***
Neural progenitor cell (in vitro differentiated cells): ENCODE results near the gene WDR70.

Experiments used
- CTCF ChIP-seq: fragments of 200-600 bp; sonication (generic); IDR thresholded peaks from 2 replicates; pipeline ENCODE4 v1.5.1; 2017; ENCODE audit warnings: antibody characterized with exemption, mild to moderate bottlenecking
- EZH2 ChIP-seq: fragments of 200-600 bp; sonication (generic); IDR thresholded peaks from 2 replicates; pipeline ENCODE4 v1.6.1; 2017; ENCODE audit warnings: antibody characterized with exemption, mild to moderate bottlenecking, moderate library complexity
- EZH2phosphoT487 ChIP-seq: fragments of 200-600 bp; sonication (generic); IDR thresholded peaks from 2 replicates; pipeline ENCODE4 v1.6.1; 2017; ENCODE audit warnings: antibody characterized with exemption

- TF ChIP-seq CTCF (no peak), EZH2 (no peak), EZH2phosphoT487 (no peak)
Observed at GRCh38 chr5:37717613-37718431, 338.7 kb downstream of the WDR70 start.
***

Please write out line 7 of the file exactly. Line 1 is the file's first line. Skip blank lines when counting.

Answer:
Observed at GRCh38 chr5:37717613-37718431, 338.7 kb downstream of the WDR70 start.